Wednesday, February 22, 2017

Walking the Winter Away

What a crazy winter!  We finally had some snow -- nearly a foot of the soft sparkly stuff that makes bearing winter's discomforts worth while.  But there's not much left of it now, as temperatures have climbed up toward 60 for nearly a week. But at least I had a couple of days that merited hauling my snowshoes down from the attic,  including the day two of my Thursday Naturalist friends joined me to explore the little islands out on iced-over Lake Bonita.  Here, Kathy (left) and Nancy stand near one of the islands where we found a few remnants of the interesting plants that grow there.

The Sphagnum Islands of Lake Bonita

Several species of low-growing sphagnum mosses cover these little islands, creating an acidic habitat that supports the presence of plants we usually associate with bogs or fens, such as pitcher plants and cranberries.  While the sphagnum and smaller plants are now hidden beneath snow and ice, a few stalks of the Northern Pitcher Plant flowers (Sarracenia purpurea) still stand tall enough for us to identify them.

We could also find most of the shrubs that thickly cover the islands, predominantly Leatherleaf, Sweet Gale, and Sheep Laurel.  This single branch of Sheep Laurel (Kalmia angustifolia) protruding from the snow still bore its leaves and the remnants of its flower cluster.

Although Waterwillow (Decodon verticillatus) drops its leaves before winter, the remains of its axillary flower clusters wreathing its graceful stems were still quite evident.

Kathy, Nancy, and I had a marvelous time exploring this beautiful site, as these smiling faces attest.

Spring Run Trail, Saratoga Springs

Although I love the freedom my snowshoes give me to wander untracked snowy woods and frozen lakes, my bum knee wishes I'd find less strenuous places to walk in winter, and I'm lucky to have such a place but a few blocks from my home. The Spring Run Trail, accessed from East Avenue in Saratoga, offers about a mile (one way) of a plowed asphalt walkway that follows an old railroad right-of-way through woods and a swamp and along a little stream.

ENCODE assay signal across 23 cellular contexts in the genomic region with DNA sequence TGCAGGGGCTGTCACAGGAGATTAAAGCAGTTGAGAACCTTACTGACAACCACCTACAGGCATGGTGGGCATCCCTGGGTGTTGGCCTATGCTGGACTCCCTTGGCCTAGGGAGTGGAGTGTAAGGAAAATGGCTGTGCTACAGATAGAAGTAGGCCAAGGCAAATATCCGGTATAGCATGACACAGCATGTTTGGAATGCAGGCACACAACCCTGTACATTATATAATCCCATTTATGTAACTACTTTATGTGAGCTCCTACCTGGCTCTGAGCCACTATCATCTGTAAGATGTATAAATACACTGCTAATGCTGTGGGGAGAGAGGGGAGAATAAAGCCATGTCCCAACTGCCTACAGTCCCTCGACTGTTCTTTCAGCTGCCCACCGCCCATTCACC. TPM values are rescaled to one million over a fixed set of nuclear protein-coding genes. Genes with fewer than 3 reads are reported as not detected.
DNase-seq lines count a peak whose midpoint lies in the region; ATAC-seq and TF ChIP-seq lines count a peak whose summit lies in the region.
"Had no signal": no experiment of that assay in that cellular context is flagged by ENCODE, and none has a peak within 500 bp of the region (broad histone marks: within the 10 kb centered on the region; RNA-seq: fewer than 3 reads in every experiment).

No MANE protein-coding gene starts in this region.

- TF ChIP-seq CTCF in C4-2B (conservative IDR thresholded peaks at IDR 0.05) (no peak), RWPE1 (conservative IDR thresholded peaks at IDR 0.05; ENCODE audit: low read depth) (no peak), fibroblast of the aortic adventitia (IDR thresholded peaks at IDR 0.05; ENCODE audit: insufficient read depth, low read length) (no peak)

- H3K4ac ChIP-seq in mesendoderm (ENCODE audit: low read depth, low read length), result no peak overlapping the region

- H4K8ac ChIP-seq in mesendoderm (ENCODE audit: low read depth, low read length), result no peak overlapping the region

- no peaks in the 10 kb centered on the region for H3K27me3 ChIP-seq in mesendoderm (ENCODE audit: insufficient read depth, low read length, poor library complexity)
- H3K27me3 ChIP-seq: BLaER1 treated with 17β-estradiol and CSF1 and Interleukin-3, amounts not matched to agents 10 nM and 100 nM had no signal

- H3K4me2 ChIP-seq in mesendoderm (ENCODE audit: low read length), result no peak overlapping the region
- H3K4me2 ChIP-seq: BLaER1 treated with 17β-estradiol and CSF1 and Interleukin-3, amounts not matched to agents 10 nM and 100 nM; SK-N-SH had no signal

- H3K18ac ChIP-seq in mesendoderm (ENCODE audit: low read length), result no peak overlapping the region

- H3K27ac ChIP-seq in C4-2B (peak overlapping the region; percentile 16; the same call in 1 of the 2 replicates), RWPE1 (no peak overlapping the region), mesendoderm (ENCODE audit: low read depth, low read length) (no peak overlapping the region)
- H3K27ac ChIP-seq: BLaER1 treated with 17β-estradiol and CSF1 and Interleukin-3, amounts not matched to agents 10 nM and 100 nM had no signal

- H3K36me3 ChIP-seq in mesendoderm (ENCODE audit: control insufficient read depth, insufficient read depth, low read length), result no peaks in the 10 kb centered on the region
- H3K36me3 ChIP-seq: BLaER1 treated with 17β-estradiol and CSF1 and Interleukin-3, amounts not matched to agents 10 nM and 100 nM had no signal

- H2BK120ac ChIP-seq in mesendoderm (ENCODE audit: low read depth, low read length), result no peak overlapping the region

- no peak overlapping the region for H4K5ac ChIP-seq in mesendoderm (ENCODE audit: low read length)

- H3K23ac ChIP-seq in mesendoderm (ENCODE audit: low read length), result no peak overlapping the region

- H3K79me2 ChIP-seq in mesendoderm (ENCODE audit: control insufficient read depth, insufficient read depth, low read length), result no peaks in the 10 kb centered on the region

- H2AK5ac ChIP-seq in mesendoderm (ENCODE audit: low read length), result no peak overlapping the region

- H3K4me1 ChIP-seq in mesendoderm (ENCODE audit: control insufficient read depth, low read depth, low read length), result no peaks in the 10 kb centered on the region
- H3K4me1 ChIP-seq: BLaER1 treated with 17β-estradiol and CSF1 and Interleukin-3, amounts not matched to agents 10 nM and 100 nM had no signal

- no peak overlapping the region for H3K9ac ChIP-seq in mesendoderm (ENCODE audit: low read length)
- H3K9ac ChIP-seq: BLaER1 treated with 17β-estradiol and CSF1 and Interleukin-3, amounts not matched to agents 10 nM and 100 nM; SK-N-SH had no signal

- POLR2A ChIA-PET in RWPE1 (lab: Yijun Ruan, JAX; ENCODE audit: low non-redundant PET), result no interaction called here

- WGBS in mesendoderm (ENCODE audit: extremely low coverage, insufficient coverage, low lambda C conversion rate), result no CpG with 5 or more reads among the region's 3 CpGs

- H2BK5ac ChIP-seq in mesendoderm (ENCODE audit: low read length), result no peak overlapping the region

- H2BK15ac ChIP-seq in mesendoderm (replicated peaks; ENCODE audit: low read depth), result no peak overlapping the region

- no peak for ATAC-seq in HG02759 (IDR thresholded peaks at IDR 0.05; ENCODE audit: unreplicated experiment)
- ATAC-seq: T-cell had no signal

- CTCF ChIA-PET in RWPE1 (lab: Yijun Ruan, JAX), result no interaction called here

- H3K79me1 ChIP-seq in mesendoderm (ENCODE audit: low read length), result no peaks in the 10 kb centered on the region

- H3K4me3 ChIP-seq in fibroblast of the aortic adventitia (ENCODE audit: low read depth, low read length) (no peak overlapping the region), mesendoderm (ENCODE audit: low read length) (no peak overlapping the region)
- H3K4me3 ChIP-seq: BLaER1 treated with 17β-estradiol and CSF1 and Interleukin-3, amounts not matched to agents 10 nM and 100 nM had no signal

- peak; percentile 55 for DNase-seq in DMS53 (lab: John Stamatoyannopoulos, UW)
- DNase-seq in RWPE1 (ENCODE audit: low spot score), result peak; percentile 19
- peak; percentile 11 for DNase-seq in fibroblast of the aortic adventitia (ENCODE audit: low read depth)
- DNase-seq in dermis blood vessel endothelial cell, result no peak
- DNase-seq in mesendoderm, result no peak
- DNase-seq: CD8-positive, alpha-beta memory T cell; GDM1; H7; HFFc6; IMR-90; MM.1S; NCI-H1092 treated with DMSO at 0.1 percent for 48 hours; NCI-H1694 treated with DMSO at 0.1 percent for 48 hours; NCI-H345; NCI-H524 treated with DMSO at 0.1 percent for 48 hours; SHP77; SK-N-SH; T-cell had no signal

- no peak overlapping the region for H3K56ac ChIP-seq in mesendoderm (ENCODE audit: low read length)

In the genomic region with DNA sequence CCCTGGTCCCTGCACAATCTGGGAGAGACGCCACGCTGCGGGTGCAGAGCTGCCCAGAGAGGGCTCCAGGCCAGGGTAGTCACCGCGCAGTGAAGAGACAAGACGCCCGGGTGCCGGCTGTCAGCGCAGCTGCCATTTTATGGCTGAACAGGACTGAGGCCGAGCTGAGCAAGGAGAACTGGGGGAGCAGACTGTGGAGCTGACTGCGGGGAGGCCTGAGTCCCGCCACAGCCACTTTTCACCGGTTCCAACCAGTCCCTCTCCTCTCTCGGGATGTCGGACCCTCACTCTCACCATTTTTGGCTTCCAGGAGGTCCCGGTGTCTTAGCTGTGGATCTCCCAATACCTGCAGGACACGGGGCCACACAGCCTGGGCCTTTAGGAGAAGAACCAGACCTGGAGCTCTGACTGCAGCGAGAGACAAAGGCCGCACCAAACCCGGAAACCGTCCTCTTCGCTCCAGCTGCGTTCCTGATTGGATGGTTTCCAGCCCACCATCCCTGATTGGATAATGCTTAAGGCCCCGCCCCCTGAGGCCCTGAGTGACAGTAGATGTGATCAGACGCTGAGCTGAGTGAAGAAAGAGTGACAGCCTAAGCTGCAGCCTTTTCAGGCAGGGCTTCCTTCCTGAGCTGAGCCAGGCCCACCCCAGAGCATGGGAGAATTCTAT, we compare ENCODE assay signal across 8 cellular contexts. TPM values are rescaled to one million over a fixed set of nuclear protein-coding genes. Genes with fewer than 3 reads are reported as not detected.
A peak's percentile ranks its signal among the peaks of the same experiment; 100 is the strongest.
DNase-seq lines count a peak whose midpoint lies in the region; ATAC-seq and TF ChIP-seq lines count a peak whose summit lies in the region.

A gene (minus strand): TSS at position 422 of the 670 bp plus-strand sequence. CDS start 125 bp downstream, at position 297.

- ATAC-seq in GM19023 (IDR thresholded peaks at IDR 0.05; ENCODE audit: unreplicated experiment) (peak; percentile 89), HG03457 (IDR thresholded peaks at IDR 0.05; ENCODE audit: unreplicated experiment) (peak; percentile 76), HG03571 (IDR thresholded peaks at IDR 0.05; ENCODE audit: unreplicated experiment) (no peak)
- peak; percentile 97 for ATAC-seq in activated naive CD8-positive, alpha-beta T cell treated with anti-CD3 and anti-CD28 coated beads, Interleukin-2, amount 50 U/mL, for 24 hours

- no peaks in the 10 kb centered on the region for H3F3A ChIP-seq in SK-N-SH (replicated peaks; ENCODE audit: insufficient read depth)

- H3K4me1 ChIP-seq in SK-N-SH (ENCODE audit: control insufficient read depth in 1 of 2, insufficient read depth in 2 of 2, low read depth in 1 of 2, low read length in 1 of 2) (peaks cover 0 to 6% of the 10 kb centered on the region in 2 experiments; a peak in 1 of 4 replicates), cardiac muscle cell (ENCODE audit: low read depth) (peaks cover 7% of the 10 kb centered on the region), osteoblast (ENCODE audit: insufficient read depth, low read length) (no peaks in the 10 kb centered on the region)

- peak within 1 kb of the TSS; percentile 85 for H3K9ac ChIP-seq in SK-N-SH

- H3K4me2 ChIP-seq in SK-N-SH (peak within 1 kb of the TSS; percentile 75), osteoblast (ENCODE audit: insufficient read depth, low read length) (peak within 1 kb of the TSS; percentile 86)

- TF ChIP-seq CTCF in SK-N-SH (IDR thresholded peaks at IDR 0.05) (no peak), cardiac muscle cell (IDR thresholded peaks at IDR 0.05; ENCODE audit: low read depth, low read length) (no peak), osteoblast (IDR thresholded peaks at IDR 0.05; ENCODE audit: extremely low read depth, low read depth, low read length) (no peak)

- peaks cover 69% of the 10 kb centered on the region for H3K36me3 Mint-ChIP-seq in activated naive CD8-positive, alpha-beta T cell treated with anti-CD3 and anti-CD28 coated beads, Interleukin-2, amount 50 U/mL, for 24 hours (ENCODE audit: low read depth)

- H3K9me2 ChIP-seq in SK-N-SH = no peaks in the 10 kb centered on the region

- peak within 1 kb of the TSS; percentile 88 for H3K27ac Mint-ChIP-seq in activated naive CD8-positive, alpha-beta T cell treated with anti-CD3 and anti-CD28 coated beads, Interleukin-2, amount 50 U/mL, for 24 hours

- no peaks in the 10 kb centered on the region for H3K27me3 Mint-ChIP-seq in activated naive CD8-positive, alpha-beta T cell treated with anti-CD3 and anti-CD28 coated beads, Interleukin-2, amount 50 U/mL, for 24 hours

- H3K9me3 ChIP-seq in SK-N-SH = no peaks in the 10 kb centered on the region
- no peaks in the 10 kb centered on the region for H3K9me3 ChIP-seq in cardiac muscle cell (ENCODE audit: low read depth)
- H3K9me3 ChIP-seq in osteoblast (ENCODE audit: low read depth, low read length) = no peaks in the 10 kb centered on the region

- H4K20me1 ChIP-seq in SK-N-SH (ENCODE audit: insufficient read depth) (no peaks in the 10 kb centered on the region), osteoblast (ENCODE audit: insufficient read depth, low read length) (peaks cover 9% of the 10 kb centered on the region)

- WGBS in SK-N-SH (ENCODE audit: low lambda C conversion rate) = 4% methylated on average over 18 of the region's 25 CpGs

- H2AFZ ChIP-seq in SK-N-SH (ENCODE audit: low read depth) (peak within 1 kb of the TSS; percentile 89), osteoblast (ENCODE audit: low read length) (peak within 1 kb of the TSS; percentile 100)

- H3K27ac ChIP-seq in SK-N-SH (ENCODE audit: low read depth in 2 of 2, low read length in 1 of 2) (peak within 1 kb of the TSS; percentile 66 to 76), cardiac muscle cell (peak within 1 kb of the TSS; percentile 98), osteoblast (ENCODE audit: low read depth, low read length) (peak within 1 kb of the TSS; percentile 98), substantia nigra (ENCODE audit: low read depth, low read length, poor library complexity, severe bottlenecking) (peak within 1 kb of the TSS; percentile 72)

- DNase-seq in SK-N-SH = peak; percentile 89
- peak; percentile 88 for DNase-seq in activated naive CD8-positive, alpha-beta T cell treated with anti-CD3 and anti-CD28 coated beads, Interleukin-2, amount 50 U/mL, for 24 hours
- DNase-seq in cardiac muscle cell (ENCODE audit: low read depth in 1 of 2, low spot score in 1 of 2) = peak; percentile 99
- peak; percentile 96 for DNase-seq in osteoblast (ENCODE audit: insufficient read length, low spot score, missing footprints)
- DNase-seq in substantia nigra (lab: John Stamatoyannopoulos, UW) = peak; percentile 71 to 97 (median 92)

This trail offers a very pleasant woodsy experience, even though it is never far from neighborhood streets and houses.  This lovely pink stucco house, one of the few houses visible from the trail, reminds me of one that could be found in the countryside of France.


Along much of the trail, a rushing stream can be heard or seen, adding to the bucolic experience.

I spied these Skunk Cabbage shoots protruding from the stream, but they did not cause me to imagine that spring is already on the way.  Skunk Cabbage sends up these shoots in autumn, and they persist throughout the winter, preparing to produce our first flowers of spring, usually in March or April.

A good part of the Spring Run Trail runs through a section of open marsh, an area that ardent birders acclaim for being excellent bird habitat throughout the year.

Since I was walking here in late afternoon, the woods and marsh were extremely quiet.  Birding is best in early morning.  Even the few Black-capped Chickadees I saw teetering through twigs in a thicket barely let out a peep. But then I saw this large bird perched atop a snag in the marsh.  Before I could focus my camera's zoom, however, the bird took flight.  Not a great photo, but good enough to detect a striped tail and horizontal rusty breast bars.  Since this hawk appeared to be bigger than a pigeon, I would guess it was a Cooper's Hawk, rather than its smaller look-alike, the Sharp-shinned Hawk.

Saratoga Spa State Park, the pine-forest pathway

For those times when knee pain dissuades me from slogging through snowdrifts, another nearby place to walk on plowed pathways is a 2.6-mile circuit through the pine woods of Saratoga Spa State Park.  I can park my car near the Lincoln Bathhouse and make my way to where this broad well-traveled path begins its loop near the Rte. 9 entrance to the Avenue of Pines.

Where I enter the stretch of this trail that leads past a state tree nursery, the boughs of pine trees nearly meet overhead.

A remarkable feature of the White Pines that line this section is that almost every single one of them splits into multiple trunks about nine feet above the ground.  Normally, the trunks of White Pine grow singly and as straight as the masts on a ship.   But I have been told that when we find pines that look like this, the malformation is almost always caused by an infestation of Pine Weevils when the trees were young.  The weevils feed on the growing tip of the young tree, causing multiple trunks to form.

When the loop path merges into the walkway that borders the Avenue of Pines, we can see the more typical growth habit of the healthy White Pines that tower majestically over our heads.  I suppose it's possible those multi-trunk pines are some cultivar that is bred to split like that, since every tree along that stretch is branched in the same way.  I just don't know.  Something to ponder.